Small-holder farms remain trapped within the informal economy due to a lack of market infrastructure such as pack-houses, abattoirs, silos and processing plants. Most agriculture markets are impermeable to small producers. For example, processors and retail chains have stringent procurement policies such as international quality standards (GlobalGAP), labelling and exclusive contractual arrangements.
In this regard, five irrigation schemes will be set up in Amajuba, Harry Gwala and Umgungundlovu Districts at a total cost of R22,5 million. We have changed the policy on the support for irrigation development in that, irrigation schemes up to 55ha will now be funded through a 100% grant.
In addition, the Department will implement agro-processing projects to the value of R145 million across the province:
- Goat abattoirs (at Nongoma, Msinga, Uthukela)
- Cattle abattoir at Jozini, Bhambanana, which is 95% complete
- Tannery (Uthukela)
- Vegetable value addition (eThekwini and Stanger)
- Winery bottling facility (uThukela)
- Maize milling and silos in Zululand
- Industrial crops: Sweet sorghum biofuels (Ugu). EIA is a priority for the approval of the energy licence
- Essential Oils (Uthungulu, Harry Gwala and Umgungundlovu)
Implementation over 2 years starting in 16/17
- Dairies (2 in Harry Gwala District and 1 in Amajuba with a twenty four month implementation window)
- Marula processing plant in Umkhanyakude. The building of the plant has been completed and in this financial year, oil abstraction equipment will be installed
It is the aim of the KZN DARD to, over time, facilitate a business enabling environment for aquaculture through institutional capacity and skills development across the whole value chain. An Aquaculture post has been established within the Department for driving the Aquaculture Programme in the province.
At the heart of everything that we do, is upliftment of the poor. The Department is set to establish 1370 household food gardens, 170 community gardens, 190 Institutional gardens and 198 food tunnels. The idea is not to dish out seeds in the hope that people will establish gardens. The Department is offering a starter pack including seeds, broiler chickens and goats, if desired as well as skills training and support. The objective is for households to get a kick-start and encouragement to grow their enterprises.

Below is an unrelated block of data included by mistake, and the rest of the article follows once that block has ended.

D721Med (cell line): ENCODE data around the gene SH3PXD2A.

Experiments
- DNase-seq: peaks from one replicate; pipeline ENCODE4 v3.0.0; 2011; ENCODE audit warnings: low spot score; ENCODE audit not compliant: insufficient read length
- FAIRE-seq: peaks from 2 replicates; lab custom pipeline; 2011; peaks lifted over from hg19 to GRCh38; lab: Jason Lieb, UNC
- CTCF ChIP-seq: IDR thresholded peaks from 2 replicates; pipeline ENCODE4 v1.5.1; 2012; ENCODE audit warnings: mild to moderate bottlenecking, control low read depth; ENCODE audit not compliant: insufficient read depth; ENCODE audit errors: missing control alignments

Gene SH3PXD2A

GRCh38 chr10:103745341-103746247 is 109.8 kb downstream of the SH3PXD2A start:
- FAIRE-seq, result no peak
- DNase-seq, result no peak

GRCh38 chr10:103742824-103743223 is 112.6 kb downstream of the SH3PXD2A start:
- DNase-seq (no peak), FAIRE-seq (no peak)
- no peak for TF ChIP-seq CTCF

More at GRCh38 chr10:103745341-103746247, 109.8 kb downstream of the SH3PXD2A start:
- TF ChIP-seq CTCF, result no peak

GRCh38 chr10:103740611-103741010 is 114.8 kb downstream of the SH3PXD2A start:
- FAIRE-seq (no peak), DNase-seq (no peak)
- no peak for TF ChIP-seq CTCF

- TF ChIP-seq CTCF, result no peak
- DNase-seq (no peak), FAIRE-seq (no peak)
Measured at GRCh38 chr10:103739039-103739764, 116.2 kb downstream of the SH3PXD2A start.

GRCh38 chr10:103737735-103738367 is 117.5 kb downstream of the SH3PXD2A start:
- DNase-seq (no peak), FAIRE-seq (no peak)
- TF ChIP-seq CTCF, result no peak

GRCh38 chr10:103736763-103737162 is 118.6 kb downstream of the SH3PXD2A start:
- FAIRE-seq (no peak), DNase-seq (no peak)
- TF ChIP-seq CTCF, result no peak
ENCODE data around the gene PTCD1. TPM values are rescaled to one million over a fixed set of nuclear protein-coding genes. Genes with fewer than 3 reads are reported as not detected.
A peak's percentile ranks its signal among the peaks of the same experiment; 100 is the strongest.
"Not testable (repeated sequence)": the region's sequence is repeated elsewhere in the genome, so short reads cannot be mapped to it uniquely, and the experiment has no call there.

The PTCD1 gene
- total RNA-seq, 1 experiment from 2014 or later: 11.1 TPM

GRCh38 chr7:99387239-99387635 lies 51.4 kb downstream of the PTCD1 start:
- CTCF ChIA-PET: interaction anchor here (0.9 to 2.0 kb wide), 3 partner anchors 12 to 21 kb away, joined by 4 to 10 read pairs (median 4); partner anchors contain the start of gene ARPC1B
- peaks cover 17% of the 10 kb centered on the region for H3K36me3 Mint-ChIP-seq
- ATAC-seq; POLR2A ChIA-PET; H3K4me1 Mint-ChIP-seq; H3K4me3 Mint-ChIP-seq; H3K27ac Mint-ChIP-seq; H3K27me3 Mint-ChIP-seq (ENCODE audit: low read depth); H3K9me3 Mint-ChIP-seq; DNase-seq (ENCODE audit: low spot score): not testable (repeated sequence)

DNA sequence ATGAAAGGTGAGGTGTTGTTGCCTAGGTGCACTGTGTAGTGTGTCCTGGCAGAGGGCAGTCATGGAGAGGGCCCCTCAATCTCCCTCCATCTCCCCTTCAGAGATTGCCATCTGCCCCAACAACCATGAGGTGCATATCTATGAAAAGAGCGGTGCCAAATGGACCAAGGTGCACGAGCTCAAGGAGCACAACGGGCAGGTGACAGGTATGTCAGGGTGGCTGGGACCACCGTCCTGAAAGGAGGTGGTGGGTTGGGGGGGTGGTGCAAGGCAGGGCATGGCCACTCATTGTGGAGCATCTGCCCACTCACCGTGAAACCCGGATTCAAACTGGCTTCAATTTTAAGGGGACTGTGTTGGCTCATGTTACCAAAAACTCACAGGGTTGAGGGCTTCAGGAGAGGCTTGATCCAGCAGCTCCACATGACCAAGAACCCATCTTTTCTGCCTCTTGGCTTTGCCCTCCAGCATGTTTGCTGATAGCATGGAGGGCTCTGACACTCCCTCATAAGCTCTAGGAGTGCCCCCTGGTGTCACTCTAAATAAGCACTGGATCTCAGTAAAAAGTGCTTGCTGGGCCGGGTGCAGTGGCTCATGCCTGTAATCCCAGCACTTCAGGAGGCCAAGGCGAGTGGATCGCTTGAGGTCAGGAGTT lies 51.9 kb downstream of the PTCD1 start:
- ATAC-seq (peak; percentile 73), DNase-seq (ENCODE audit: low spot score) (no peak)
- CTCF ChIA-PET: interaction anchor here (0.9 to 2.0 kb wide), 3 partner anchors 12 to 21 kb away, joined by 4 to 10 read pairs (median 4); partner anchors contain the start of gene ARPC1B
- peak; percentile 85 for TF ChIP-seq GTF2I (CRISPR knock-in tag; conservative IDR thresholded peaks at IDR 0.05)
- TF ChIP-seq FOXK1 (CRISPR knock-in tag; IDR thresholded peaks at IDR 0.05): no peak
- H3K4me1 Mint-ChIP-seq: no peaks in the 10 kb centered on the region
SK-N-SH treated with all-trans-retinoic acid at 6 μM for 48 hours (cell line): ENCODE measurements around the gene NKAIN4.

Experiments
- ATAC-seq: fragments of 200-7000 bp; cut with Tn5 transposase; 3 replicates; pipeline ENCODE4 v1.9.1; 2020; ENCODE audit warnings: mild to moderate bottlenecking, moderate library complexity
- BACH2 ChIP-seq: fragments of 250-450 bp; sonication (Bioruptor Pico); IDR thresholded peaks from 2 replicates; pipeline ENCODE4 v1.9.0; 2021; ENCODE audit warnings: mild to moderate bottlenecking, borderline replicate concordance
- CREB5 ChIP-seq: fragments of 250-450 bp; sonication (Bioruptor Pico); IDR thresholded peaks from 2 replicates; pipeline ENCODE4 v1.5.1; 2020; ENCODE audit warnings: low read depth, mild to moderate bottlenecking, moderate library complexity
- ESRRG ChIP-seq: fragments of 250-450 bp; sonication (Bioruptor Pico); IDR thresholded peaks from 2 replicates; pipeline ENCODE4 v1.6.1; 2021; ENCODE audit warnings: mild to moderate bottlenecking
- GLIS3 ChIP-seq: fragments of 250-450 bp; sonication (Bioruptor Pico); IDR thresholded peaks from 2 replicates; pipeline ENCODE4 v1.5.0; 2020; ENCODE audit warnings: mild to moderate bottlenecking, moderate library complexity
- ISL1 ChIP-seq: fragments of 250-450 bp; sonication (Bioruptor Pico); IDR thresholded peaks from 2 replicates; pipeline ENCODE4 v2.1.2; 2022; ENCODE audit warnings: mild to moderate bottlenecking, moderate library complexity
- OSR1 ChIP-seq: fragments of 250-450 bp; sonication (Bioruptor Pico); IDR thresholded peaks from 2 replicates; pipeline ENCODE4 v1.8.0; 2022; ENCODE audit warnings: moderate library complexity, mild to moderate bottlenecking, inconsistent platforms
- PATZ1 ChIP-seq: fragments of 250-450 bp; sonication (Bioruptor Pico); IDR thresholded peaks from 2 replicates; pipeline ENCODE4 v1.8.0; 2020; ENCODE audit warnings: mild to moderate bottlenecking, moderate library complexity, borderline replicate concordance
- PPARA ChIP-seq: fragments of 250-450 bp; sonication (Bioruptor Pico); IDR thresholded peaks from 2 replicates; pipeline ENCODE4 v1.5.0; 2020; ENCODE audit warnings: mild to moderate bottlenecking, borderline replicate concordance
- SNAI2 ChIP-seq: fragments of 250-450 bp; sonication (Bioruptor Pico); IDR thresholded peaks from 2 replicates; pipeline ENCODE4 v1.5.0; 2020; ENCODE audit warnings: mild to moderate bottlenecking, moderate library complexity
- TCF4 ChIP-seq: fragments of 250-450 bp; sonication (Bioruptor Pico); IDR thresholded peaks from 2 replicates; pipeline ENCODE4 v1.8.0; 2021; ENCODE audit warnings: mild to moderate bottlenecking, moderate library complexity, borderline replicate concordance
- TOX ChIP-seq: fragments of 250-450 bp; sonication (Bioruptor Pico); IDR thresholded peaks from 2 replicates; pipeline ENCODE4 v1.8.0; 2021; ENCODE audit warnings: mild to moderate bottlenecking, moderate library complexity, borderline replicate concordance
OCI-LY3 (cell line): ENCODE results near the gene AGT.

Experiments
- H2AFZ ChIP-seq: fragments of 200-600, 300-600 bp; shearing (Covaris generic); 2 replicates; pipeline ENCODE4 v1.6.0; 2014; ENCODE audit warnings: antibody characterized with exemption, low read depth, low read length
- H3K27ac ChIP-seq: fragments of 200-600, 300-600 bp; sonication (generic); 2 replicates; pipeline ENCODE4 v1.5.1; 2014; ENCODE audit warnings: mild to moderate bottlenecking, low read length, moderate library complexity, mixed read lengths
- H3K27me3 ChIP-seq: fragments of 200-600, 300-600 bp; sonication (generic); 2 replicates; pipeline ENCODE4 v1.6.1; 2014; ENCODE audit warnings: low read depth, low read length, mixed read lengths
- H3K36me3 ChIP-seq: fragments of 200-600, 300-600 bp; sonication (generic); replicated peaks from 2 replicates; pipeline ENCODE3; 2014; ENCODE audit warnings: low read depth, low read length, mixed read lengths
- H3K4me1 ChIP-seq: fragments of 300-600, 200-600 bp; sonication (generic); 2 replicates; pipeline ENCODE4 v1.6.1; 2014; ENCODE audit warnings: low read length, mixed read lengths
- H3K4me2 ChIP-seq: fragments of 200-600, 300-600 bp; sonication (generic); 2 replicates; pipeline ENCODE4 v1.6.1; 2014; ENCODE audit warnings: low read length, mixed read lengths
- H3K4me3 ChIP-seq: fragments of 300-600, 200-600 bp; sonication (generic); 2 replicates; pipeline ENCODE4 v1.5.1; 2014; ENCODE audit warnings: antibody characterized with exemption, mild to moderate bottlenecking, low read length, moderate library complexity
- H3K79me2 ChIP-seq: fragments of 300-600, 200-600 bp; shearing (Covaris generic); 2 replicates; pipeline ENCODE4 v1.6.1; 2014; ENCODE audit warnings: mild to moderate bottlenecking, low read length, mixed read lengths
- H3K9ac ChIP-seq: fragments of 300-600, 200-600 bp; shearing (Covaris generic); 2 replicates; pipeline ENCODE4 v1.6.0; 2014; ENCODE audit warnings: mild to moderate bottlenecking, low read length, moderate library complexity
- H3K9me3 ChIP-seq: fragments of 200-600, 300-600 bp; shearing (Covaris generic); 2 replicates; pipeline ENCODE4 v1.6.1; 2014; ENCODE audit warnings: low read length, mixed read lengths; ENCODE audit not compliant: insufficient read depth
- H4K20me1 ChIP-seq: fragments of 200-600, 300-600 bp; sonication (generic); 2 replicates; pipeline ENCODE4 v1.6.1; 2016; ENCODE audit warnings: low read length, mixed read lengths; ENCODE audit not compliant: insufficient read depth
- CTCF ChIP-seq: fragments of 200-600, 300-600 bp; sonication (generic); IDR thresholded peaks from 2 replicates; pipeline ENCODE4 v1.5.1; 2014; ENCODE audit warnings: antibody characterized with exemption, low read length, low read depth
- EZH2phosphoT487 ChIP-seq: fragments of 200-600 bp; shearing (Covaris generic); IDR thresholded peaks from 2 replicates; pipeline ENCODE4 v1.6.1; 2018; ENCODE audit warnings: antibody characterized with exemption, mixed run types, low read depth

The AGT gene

The Veterinary Services will continue with their vaccination campaigns. The success of this is clearly visible in the decline of Rabies cases in the province. All requirements of the World Organization on Animal Health (OIE) with regards to managing Foot and Mouth Disease, have been met. We have however, encountered problems with the Red Line Fence separating the infected area from the infection free zone. The fence has been regularly vandalized by members of the public going in search of water. The Department remains committed to ensuring there is no further outbreak of Foot and Mouth Disease.
Like our scientists, the Veterinary Services in our Department have been doing sterling work. The service received a boost with the commencement of Compulsory Community Services for new veterinary graduates. There are currently ten graduates working in the Department. In addition, there are five well-branded mobile Animal Health Care clinics that became operational this year.
An exciting development in boosting Animal Health Care in communal areas is that the Department will be investing R20 million a year over the next three years on a KZN Diptank Assistants Program. This program will employ, train and equip 900 dip tank assistants to provide support at a local level in the management of the Province’s 1800 dip tanks. The assistants will be called Community Animal Health Workers (CAHWS). The program will be piloted in Sisonke, Umzinyathi and Umkhanyakude District Municipalities.
The Department used its initiative and looked within its own coffers to roll out over R220 million as a drought lifeline to farmers. Forty five million of this amount came from the CASP and Ilima/Letsema conditional grants.
The intervention was offered on a sliding scale with the bulk of the relief going to subsistence and struggling small-holder farmers with commercial farmers also benefitting, albeit to a limited extent, in order to protect jobs.
- R60 million went to inputs for livestock and water harvesting.
- R45 million for the scooping of 75 dams and the rehabilitation/building of 62 boreholes across the province.
- R9 million for an aggressive de-worming campaign. De-worming the stock, helped reduce stress in the animals to ensure that feed is used efficiently.
- R45 million for the provision of hay.
- R69 million, of which R41 million, has already been transferred went to the sugar sector.
- An additional R71 million also provided by the Department of Land Reform and Rural Development.